(b) From your answer to (a), guess what order of accelerating voltage (for electrons) is required in such a tube?

Ans –

h = 6.626 x  10^-34 Js, the Planck constant

Light-speed formula: c = 3 x 108 m/s

A photon’s maximal energy is expressed as

photon's maximal energy

The incident electrons striking the surface should have higher energy, i.e., on the order of 30 keV, in order for the surface to release photons with an energy of 27.6 keV.

11.24 In an accelerator experiment on high-energy collisions of electrons with positrons, a certain event is interpreted as annihilation of an electron-positron pair of total energy 10.2 BeV into two γ-rays of equal energy. What is the wavelength associated with each γ-ray? (1BeV = 109 eV)

Ans – Both of the created y ray photons share the whole energy of the electron-positron pair upon annihilation. Energy of two y-rays equals 10.2 BeV for an electron-positron pair.

Dual Nature Of Radiation And Matter

11.25 Estimating the following two numbers should be interesting. The first number will tell you why radio engineers do not need to worry much about photons! The second number tells you why our eye can never ‘count photons’, even in barely detectable light.
(a) The number of photons emitted per second by a Medium wave transmitter of 10 kW power, emitting radiowaves of wavelength 500 m.
(b) The number of photons entering the pupil of our eye per second corresponding to the minimum intensity of white light that we humans can perceive (∼10–10 W m–2). Take the area of the pupil to be about 0.4 cm2 , and the average frequency of white light to be about 6 × 1014 Hz.

Ans – (a)Power of the transmitter here,

Dual Nature Of Radiation And Matter

really little and a radio beam emits a vast amount of photons per second. Therefore, there is very little inaccuracy involved in considering the total energy of a radio wave as continuous and ignoring the presence of a minimum quantum of energy (photon).

(b) In this instance, the pupillary area is A = 0.4 cm2 = 0.4 10-4 m2, and v = 6 1014 Hz. Efficacy = 10-10 W m-2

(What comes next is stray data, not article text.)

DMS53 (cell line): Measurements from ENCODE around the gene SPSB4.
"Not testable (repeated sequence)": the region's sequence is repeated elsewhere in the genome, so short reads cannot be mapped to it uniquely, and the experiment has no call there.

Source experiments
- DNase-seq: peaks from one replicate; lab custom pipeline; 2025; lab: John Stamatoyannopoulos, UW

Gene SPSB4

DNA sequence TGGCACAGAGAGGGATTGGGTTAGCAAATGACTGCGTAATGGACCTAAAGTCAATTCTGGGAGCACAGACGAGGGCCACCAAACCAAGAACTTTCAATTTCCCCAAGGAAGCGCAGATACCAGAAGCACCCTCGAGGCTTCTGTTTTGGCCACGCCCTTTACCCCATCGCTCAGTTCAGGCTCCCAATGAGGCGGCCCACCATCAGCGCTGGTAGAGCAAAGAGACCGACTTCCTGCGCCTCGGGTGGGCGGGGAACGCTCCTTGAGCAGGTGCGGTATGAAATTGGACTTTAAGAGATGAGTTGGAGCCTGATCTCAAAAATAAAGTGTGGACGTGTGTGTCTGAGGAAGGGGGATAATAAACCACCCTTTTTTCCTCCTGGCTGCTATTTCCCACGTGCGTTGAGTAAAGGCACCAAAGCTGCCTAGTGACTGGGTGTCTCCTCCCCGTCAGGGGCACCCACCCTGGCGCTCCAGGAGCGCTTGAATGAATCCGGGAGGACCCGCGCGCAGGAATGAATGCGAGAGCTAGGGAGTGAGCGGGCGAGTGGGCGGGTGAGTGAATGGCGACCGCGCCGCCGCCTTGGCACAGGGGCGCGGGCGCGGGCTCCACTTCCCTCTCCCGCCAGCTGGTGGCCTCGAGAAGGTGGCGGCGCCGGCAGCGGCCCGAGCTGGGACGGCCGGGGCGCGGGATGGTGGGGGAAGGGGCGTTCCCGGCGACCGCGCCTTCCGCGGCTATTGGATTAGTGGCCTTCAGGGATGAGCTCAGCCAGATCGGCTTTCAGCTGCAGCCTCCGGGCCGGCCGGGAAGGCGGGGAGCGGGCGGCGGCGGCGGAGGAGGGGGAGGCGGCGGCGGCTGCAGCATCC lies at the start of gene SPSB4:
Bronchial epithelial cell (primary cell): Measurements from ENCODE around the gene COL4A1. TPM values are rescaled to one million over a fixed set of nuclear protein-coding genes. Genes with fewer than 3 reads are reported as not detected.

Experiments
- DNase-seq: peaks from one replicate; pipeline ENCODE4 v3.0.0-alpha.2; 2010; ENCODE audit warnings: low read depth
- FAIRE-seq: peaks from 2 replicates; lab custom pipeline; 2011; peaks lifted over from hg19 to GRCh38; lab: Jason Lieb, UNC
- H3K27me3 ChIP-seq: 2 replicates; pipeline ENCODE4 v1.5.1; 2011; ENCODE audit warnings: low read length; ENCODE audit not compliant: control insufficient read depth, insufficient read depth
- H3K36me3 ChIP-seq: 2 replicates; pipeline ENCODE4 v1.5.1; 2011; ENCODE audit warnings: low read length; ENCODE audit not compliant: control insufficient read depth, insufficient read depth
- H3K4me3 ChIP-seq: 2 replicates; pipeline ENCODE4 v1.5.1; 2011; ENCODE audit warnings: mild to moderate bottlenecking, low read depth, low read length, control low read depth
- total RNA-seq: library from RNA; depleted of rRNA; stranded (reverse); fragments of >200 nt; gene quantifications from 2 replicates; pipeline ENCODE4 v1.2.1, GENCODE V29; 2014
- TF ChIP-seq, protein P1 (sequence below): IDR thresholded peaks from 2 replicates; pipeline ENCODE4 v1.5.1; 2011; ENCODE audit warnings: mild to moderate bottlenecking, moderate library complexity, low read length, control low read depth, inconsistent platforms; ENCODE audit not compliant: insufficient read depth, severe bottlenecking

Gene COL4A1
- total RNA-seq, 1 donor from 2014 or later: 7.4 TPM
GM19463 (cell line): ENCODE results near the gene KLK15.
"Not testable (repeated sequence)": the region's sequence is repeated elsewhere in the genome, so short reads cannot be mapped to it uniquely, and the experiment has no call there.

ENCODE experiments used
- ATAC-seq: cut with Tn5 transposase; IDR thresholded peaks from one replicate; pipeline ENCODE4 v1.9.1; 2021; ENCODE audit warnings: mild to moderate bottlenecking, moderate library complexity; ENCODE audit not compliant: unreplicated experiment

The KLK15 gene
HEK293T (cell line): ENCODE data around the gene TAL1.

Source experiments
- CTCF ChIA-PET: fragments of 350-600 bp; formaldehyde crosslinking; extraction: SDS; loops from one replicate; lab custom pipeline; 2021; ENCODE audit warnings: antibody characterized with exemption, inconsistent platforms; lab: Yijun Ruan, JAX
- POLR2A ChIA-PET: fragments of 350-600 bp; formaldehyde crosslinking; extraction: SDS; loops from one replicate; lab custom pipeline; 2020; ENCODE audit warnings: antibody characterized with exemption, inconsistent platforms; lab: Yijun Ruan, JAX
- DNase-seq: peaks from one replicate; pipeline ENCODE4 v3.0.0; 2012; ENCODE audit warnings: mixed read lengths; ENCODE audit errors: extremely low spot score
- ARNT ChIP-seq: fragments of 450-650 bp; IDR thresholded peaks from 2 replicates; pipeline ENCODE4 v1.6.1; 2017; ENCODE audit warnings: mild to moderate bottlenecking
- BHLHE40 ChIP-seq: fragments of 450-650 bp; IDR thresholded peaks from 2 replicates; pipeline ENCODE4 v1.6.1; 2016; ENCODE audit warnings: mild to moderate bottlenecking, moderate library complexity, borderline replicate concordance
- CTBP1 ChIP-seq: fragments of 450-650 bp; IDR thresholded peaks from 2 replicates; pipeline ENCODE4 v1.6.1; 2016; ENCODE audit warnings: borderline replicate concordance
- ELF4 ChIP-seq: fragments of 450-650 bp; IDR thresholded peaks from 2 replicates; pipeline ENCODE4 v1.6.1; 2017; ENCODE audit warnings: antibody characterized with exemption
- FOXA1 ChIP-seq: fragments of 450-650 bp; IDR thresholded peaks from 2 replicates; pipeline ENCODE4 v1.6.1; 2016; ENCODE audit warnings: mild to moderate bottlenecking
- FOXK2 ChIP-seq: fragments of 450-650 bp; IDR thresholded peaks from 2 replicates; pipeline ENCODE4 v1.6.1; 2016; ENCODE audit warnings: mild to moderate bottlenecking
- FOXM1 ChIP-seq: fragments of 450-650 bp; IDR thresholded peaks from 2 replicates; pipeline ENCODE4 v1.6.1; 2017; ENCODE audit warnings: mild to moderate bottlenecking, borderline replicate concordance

The energy per unit area attributable to these photons is equal to the total energy of n photons, which is equal to n 4 10-19 J nr2 if n is the number of photons falling per second per unit area. Given that intensity equals energy per square metre per second10−10=n×4×10−19
∴ Number of photons entering the pupil per second = n x area of the pupil = 2.5 × 108 × 0.4 × 10-4 s-1 = 104 s-1.
Though this number is not large as in part (a) above, it is large enough for us to ‘sense’ or ‘count’ the individual photons by our eye.

11.26 Ultraviolet light of wavelength 2271 Å from a 100 W mercury source irradiates a photo-cell made of molybdenum metal. If the stopping potential is –1.3 V, estimate the work function of the metal. How would the photo-cell respond to a high intensity (∼105 W m–2) red light of wavelength 6328 Å produced by a He-Ne laser?

Ans – Light frequency equals v.

The photo-energy relation resulting from the photoelectric effect is as follows:

 Ultraviolet light of wavelength

11.27 Monochromatic radiation of wavelength 640.2 nm (1nm = 10–9 m) from a neon lamp irradiates photosensitive material made of caesium on tungsten. The stopping voltage is measured to be 0.54 V. The source is replaced by an iron source and its 427.2 nm line irradiates the same photo-cell. Predict the new stopping voltage.

Ans – Neon bulb stopping potential, V0 = 0.54 V

An electron’s charge is equal to 1.6 x 10^-19 C.